Government presses pause on IR35 changes in private sector.

Delay until April 2021.

Against the rising crisis caused by coronvirus, the government has delayed the implementation of IR35 changes in the private sector. While some in the sector are welcoming this move, the last minute nature of it has been criticised by others, noting that for many contractors, employers and recruiters changes have already been made to employment policies and practicalities which will be difficult to reverse. 

The Lords made it pretty clear in their committee hearing that the Treasury’s IR35 position was increasingly untenable, with the rising backdrop of coronavirus,” commented James Poyser, CEO of inniAccounts and founder of

“I do welcome this pause – it means that contractors can now switch gears and put all of their energy into the wider challenges we’ll all going to face in the coming months. Whilst nobody can rest easy right now – permie or contractor – this announcement will make many contractors feel much better about the year ahead.

“We’re going to have to keep a watching brief on the market in the coming months. Whilst the wider economy is due to enter a turbulent period, it’s clear by the scale of the £330 billion financial measures made available by the Treasury today that the government wishes to keep the economic engine running as much as they can. We hope these two factors combined have an impact on the contracting market.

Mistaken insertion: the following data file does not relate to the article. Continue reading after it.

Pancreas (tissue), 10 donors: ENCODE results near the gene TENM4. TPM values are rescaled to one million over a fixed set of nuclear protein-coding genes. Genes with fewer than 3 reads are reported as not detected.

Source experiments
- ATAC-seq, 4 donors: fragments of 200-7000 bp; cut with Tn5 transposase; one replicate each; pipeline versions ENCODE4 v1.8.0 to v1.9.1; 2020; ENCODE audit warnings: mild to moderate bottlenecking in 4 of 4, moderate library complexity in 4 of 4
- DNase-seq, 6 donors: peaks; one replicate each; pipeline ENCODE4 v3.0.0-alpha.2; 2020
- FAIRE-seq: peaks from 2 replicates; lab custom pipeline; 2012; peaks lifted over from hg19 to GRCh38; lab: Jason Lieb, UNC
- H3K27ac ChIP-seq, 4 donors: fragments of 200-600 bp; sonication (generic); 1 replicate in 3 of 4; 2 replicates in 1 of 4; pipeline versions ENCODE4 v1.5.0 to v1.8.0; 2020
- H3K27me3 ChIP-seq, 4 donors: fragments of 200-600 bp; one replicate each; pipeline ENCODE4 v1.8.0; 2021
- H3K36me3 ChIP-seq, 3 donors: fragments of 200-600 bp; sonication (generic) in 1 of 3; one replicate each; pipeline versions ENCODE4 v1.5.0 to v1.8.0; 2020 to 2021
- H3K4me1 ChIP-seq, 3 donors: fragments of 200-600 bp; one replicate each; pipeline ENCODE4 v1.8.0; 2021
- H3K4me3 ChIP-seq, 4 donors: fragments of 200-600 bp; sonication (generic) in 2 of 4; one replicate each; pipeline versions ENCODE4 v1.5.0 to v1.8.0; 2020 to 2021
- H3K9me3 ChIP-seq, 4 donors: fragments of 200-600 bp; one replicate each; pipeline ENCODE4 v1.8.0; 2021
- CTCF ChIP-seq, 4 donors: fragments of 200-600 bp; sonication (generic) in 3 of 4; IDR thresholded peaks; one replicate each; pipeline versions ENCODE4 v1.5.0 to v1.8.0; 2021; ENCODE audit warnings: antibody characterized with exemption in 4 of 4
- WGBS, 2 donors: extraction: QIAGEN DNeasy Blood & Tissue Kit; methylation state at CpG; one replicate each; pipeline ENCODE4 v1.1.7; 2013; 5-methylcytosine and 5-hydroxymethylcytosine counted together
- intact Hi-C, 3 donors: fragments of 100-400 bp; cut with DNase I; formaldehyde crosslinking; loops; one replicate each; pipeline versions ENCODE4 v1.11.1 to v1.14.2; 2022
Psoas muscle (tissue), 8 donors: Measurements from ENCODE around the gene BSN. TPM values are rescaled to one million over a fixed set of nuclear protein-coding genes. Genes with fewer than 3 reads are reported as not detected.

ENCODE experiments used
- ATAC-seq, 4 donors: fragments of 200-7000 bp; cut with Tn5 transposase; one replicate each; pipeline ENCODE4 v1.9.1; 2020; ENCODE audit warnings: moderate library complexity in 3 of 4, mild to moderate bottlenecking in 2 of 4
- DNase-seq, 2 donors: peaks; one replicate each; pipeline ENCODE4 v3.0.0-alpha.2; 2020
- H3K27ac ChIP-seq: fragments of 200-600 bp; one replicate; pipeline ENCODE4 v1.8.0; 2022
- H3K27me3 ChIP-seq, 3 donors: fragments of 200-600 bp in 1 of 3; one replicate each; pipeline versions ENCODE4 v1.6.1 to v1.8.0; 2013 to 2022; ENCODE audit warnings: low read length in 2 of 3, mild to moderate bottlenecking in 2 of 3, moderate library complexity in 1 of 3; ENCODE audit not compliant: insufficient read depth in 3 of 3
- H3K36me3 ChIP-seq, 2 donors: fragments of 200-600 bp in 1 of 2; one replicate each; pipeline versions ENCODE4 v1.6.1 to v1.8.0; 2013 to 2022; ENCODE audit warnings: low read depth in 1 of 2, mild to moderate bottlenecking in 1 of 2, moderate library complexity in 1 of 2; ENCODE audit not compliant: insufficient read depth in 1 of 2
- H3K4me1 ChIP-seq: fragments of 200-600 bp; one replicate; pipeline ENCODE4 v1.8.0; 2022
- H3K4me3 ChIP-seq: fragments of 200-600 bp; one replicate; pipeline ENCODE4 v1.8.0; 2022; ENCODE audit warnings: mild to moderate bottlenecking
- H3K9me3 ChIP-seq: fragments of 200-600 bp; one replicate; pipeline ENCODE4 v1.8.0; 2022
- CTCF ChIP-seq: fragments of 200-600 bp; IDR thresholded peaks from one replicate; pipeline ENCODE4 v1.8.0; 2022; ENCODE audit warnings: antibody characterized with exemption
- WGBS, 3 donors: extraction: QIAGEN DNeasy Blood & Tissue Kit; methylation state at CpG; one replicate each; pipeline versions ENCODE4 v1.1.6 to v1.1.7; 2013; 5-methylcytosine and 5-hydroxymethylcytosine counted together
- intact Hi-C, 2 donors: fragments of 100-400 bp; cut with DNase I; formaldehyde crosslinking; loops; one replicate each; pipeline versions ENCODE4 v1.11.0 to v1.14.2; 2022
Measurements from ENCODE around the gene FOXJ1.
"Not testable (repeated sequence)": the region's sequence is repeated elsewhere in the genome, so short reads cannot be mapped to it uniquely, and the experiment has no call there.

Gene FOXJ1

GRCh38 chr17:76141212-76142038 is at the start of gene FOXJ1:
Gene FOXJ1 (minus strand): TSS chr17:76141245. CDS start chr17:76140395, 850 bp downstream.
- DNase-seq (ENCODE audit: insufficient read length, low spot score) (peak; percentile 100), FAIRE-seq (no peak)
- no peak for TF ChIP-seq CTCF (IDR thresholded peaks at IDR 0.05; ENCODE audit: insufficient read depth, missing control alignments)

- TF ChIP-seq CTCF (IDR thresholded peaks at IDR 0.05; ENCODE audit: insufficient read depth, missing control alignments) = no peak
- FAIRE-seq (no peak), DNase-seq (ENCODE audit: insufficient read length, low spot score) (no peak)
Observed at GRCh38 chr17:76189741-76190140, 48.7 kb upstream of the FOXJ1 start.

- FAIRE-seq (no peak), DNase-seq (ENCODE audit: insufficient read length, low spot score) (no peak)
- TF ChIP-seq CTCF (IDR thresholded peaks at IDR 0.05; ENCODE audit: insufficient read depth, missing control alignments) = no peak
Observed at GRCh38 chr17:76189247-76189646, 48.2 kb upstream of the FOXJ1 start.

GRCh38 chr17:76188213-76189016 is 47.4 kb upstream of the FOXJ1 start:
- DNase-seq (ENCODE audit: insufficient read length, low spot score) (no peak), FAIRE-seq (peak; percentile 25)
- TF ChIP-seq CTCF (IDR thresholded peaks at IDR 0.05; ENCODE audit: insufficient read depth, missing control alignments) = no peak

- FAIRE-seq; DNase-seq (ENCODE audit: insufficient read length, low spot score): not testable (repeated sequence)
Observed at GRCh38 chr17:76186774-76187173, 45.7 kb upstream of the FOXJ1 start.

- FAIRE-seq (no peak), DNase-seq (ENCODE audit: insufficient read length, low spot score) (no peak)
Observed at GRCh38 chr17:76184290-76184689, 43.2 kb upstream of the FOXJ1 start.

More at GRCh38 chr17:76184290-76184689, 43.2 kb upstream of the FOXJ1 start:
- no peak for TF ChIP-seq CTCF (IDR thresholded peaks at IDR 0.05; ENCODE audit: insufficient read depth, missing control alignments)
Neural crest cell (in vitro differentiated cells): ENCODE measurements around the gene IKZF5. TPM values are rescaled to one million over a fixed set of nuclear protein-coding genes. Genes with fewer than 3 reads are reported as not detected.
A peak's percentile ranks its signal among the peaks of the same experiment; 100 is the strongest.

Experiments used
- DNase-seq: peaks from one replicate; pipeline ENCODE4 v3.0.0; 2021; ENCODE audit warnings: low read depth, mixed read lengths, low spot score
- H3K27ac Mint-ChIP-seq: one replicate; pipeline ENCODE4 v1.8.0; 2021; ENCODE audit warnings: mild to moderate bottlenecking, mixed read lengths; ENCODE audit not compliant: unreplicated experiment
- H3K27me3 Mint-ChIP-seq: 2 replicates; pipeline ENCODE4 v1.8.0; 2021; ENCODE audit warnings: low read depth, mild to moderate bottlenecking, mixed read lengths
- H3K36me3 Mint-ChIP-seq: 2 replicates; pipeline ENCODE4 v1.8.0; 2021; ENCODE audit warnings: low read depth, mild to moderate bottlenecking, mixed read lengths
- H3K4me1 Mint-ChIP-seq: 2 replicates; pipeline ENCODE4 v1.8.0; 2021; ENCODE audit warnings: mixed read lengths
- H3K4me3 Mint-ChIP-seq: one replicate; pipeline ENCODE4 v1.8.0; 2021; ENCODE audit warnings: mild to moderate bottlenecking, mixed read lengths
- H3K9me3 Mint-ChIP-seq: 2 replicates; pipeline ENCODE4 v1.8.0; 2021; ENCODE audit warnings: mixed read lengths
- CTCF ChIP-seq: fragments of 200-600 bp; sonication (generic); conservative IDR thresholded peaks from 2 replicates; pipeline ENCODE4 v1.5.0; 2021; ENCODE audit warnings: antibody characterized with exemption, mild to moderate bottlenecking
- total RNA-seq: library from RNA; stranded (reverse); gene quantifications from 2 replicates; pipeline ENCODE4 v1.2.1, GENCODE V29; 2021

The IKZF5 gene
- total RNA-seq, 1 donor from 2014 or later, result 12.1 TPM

“This will also give time for the Lords review to be published, and we hope that the Treasury and HMRC listen to their recommendations before attempting to re-table this legislation for April 2021.”

Qdos CEO, Seb Maley, added: “The government has seen sense and made the right call in these unique circumstances. Given the economic challenges that lie ahead of the UK, now certainly would not have been the right time to roll out needless tax changes that endanger hundreds of thousands of contractors’ livelihoods.

“That said, this is only a delay, albeit a very welcome one. It does, however, give private sector firms vital time to prepare for reform, which can only be a good thing for contractors. What matters now is that businesses use this time wisely.”

Meanwhile IPSE have described the move as “the sensible thing”.

Andy Chamberlain, Director of Policy at IPSE said: “These changes have already undermined the incomes of many self-employed businesses across the UK. However, they would have done even more serious damage if they had gone ahead as planned.

“It is right and responsible to delay the changes to IR35 for at least a year during the coronavirus crisis, to reduce the strain and income loss for self-employed businesses,” he added. “This is a sensible step to limit the damage to self-employed businesses in this grave and unprecedented situation, but we also urge the government to do more. It must create an emergency Income Protection Fund to keep the UK’s crucial self-employed businesses afloat.”

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